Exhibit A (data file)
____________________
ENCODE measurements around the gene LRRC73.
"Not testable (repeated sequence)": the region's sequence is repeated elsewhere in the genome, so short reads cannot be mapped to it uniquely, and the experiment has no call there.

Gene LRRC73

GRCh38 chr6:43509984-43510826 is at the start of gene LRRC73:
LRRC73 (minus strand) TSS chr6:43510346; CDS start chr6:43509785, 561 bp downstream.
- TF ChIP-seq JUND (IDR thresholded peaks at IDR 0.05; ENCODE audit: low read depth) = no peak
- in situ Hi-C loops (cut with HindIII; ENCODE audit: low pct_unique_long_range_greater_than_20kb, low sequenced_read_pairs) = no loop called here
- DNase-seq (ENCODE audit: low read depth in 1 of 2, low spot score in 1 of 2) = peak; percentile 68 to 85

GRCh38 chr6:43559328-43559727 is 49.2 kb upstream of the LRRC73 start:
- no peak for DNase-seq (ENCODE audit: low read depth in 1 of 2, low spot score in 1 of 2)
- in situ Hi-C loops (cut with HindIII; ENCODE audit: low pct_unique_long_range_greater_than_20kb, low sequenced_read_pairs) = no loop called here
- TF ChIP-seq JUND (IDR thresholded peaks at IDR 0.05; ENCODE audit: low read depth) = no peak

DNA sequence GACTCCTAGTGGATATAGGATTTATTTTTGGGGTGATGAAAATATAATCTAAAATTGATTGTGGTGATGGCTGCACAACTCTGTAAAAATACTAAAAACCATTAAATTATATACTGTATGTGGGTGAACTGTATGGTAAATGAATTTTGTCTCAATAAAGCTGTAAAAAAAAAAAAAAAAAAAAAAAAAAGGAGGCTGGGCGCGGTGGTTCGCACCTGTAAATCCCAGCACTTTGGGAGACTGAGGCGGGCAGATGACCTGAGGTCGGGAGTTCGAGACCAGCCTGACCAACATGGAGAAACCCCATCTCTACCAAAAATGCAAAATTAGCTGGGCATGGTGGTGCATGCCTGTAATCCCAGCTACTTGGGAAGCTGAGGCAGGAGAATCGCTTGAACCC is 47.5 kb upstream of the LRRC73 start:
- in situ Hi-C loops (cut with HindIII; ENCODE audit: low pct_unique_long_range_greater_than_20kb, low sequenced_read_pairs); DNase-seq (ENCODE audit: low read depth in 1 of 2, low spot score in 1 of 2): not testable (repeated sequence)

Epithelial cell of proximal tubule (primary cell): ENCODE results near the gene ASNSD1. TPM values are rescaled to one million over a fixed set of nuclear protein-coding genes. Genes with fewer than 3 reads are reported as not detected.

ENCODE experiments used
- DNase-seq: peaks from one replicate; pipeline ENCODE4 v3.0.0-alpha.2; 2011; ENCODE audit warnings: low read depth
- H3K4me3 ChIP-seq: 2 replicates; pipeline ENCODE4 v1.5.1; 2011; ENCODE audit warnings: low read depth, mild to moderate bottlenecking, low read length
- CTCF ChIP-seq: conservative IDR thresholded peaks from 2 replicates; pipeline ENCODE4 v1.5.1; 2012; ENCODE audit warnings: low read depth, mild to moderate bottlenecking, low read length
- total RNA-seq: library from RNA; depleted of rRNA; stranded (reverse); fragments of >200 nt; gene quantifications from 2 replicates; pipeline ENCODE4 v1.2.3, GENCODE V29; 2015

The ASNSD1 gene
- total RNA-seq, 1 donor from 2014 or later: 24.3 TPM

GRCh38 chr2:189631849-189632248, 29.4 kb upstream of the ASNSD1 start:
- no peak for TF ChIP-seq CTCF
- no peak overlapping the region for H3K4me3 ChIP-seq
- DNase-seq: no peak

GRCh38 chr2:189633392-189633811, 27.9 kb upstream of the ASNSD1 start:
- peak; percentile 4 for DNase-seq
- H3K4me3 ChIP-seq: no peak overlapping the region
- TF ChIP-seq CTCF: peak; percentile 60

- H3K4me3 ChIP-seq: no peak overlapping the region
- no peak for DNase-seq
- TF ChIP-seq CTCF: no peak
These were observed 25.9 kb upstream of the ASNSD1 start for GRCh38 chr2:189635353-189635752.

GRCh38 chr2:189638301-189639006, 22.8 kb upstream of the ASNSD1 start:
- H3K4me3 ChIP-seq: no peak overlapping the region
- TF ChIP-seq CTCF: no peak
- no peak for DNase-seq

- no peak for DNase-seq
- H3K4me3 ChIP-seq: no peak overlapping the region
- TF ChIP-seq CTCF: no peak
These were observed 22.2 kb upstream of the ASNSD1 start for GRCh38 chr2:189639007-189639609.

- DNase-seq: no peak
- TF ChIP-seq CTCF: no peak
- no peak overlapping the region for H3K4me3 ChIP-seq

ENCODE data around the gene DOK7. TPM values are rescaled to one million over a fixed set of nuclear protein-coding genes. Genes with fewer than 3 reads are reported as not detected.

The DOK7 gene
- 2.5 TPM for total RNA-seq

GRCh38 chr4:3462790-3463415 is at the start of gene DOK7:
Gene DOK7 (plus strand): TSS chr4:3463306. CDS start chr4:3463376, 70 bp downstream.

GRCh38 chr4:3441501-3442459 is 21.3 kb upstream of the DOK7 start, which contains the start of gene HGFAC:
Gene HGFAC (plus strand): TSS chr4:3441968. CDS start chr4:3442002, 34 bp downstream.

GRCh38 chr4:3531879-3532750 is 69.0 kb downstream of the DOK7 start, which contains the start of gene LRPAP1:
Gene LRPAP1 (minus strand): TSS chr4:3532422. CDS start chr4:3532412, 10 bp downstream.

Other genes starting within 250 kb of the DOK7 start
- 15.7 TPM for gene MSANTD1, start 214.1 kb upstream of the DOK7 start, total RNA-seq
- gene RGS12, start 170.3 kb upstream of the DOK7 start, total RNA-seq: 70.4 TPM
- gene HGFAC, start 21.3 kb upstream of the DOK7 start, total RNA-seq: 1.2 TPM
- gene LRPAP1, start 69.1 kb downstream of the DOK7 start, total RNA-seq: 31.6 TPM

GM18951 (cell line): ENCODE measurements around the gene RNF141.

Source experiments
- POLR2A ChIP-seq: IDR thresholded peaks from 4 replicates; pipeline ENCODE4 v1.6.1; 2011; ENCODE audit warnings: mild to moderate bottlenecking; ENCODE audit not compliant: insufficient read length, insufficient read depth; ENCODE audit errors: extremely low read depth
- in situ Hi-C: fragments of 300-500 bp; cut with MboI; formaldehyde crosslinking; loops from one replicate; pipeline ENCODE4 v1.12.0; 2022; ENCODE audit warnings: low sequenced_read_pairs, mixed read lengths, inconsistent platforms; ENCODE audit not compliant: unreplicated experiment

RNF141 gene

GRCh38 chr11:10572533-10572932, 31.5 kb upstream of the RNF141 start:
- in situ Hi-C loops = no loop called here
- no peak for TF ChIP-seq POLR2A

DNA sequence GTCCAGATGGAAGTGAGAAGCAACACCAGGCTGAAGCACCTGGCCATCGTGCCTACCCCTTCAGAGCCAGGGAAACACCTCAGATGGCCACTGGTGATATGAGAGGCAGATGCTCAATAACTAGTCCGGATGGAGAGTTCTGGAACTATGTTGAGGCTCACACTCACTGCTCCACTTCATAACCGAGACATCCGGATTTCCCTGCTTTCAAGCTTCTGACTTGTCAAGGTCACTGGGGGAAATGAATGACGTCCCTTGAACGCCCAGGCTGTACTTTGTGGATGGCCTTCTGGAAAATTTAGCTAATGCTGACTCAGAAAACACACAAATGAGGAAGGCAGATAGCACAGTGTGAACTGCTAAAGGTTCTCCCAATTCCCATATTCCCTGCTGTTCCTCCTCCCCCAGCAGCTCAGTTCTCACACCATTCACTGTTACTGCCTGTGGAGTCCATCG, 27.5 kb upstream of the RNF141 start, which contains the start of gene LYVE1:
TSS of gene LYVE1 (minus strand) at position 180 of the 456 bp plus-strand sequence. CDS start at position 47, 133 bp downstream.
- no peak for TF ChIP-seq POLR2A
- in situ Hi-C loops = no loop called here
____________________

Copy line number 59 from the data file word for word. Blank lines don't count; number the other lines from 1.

- gene LRPAP1, start 69.1 kb downstream of the DOK7 start, total RNA-seq: 31.6 TPM